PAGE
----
Alligator meat

Alligator meat is the meat from alligators that is for consumption.[1][2] It has been used both historically and in contemporary times in various cuisines of the Southern United States. Alligator eggs are also for consumption. Alligator meat is high in protein and low in fat, and has a mild flavor and firm texture.

Deep fried alligator tail at a restaurant in Texas
Blackened alligator at Felix's restaurant in New Orleans, Louisiana, United States
Smoked alligator jerky at a store in Richfield, Wisconsin, United States

In the United States, outside of a short legal hunting season in some states, it can only be legally sourced from alligator farms. Farmed gator meat is available for consumer purchase in specialty food stores, some grocery stores, and can also be mail ordered.[3][4] Some U.S. companies process and market alligator meat derived only from the tail of alligators.[4] It can also be made into pet food.


A 100-gram (3+12-ounce) reference serving of alligator meat provides 600 kilojoules (143 kilocalories) of food energy, 29 grams of protein, 3 percent fat and 65 milligrams of cholesterol.[3] It also contains a significant amount of phosphorus, potassium, vitamin B12, niacin and monounsaturated fatty acids.[3]

Alligator meat has been described as having a mild flavor and a firm texture. It tastes like quail, with a mildly fishy flavor, and is often chewy, depending on preparation.[5][6]


Various methods of preparation and cooking exist, including tenderization, marination, deep frying, stewing, roasting, smoking and sauteeing.[3] Alligator meat is used in dishes such as gumbo,[4] and is used in traditional Louisiana Creole cuisine.[7]

Cuts from the animal used include meat from the animal's tail and backbone, which have been described as "the choicest cuts".[5]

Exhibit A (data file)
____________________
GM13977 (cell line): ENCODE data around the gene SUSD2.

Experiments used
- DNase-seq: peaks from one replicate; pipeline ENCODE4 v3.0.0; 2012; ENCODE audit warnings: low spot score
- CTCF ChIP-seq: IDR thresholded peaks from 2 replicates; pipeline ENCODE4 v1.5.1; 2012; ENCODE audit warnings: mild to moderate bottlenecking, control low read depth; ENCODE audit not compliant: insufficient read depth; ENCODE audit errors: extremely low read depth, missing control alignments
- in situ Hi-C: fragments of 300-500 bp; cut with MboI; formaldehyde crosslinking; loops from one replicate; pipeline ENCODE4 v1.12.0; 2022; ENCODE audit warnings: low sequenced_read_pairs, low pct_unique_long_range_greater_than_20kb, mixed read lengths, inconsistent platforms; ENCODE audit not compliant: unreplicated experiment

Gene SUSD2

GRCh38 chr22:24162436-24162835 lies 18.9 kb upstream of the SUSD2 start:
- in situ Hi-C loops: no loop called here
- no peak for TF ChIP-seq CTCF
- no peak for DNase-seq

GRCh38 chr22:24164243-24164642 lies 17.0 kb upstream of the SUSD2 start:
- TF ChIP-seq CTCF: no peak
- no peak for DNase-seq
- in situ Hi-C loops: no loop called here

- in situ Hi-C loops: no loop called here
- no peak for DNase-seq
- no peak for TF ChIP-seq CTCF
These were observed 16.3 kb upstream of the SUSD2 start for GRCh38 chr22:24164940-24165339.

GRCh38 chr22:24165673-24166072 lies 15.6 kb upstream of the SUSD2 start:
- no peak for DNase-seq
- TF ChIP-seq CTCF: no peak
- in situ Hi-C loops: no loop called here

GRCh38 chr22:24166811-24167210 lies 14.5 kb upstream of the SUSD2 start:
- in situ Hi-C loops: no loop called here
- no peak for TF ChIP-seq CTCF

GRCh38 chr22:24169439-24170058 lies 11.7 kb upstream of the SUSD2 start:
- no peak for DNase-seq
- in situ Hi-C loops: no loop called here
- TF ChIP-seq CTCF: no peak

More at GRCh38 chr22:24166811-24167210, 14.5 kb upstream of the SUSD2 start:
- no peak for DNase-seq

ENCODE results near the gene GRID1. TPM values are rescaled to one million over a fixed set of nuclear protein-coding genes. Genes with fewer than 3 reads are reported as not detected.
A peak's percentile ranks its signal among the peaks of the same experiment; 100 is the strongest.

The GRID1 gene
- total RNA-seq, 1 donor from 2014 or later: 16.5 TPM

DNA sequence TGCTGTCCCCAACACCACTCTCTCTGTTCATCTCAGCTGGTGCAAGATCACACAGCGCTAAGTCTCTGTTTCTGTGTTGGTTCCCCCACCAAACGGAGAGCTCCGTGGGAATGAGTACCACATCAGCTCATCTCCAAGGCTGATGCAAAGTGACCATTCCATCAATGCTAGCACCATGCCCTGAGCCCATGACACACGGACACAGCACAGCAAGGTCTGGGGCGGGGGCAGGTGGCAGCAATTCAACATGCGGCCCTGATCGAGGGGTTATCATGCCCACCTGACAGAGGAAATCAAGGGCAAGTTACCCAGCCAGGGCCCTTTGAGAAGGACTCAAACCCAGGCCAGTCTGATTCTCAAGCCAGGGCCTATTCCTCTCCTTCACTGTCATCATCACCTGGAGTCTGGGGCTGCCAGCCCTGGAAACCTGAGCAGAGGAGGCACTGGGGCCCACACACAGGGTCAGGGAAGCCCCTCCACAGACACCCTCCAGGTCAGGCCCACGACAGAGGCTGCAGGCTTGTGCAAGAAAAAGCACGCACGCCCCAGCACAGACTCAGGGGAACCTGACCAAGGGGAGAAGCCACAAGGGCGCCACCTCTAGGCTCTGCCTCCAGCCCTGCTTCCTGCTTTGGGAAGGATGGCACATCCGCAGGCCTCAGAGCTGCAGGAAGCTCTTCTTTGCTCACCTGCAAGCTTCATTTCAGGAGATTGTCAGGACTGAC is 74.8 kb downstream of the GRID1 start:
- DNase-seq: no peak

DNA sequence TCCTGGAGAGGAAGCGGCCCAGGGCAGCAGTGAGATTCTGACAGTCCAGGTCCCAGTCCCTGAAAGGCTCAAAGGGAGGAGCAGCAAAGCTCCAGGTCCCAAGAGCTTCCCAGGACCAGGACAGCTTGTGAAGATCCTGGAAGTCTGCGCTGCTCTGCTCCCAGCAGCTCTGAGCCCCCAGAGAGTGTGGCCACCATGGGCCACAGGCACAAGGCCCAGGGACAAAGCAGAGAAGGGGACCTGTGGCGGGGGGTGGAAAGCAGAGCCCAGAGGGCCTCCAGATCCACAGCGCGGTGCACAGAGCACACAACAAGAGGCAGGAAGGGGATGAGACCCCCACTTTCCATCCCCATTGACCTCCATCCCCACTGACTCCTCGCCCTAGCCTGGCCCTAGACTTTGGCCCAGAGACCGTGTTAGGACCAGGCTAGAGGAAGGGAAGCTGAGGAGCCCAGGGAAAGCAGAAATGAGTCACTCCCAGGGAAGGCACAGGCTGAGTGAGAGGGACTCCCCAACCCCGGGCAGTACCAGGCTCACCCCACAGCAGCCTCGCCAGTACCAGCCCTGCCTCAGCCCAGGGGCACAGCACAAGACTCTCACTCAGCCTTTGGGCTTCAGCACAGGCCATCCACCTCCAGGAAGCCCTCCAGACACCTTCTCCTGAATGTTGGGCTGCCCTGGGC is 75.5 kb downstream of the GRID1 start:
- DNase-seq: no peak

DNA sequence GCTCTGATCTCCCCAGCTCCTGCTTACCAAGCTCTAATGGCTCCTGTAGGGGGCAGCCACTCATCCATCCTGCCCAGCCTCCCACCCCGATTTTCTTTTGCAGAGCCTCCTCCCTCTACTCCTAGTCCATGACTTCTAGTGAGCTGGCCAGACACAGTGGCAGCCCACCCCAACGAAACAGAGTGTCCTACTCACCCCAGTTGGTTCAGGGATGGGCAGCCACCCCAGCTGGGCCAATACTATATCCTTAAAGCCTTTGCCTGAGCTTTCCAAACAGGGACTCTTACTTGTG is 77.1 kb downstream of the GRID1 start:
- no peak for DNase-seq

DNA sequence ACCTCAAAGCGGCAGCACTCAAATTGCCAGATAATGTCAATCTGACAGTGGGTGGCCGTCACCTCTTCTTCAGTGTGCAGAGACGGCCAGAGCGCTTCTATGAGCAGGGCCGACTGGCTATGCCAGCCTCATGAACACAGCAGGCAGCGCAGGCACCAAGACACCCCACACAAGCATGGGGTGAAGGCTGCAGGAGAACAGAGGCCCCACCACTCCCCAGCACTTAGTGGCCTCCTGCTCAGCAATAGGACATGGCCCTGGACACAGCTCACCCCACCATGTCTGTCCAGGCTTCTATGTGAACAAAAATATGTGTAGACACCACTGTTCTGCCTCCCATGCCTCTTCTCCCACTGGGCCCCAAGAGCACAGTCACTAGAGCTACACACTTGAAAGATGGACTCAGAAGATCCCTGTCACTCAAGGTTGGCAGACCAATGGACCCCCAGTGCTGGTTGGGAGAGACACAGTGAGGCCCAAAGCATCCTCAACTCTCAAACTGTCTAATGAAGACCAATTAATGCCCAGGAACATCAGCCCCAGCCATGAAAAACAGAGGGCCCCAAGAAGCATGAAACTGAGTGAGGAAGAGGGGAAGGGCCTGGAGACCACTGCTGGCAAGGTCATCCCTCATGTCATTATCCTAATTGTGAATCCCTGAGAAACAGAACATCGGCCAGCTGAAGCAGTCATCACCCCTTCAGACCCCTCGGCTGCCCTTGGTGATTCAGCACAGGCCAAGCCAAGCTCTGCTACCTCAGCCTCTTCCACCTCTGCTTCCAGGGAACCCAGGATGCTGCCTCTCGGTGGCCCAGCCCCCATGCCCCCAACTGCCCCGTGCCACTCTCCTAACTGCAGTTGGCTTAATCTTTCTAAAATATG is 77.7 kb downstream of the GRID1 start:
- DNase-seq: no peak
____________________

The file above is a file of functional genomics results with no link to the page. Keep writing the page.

Alligator eggs are also consumed by humans

United States

In the mid-1800s, alligator meat was used in some regional cuisines in parts of the Southern United States.[8] During this time, it was used in dishes such as gumbo.[8]

Alligator eggs were a part of the cuisine in many areas of the Southern United States in the early 1900s.[9] During this time people would harvest the eggs and then sell them as a source of income.[9]

Harvesting of wild alligator eggs is illegal without a proper permit; violators face serious fines and jail time.[10]

United States

In the United States, alligator hunting is legal in Arkansas, South Carolina, Louisiana,[11] Florida, Georgia, and Texas.[12] Additionally, the meat can be sourced from alligator farms.[7]

See also


  1. IFIS Dictionary of Food Science and Technology – International Food Information Service. 2009-05-26. ISBN 9781405187404. Retrieved 2017-03-13.
  2. Martin, Roy E.; Carter, Emily Paine; George j. Flick, Jr; Davis, Lynn M. (4 April 2000). Marine and Freshwater Products Handbook. ISBN 9781566768894. Retrieved 2017-03-13.
  3. Miami Spice: The New Florida Cuisine – Steven Raichlen. Workman Publishing. 1993-01-11. p. 35. Retrieved 2017-03-13 via Internet Archive.
  4. Cincinnati Magazine. June 1986.
  5. New Orleans – Pableaux Johnson, Charmaine O'Brien. p. 50.
  6. "What Do Snake and Other Exotics Meats Taste Like". The Daily Meal. January 22, 2015. Retrieved 2017-03-13.
  7. Producing Meat – Rachel Lynette. pp. 28-29.
  8. Spilsbury, Richard (2004). Alligator – Richard Spilsbury. ISBN 9781403448576. Retrieved 2017-03-13.
  9. The Alligator and Its Allies – Albert Moore Reese. 1915. pp. 35-36.
  10. "FWC uncovers illegal alligator egg-harvesting operation". 24 May 2017.
  11. "Alligator Hunting Regulations Overview | Louisiana Department of Wildlife and Fisheries". Retrieved 2019-03-12.
  12. "Alligator — Texas Parks & Wildlife Department". Retrieved 2019-03-12.


Further reading

This article is issued from Wikipedia. The text is licensed under Creative Commons - Attribution - Sharealike. Additional terms may apply for the media files.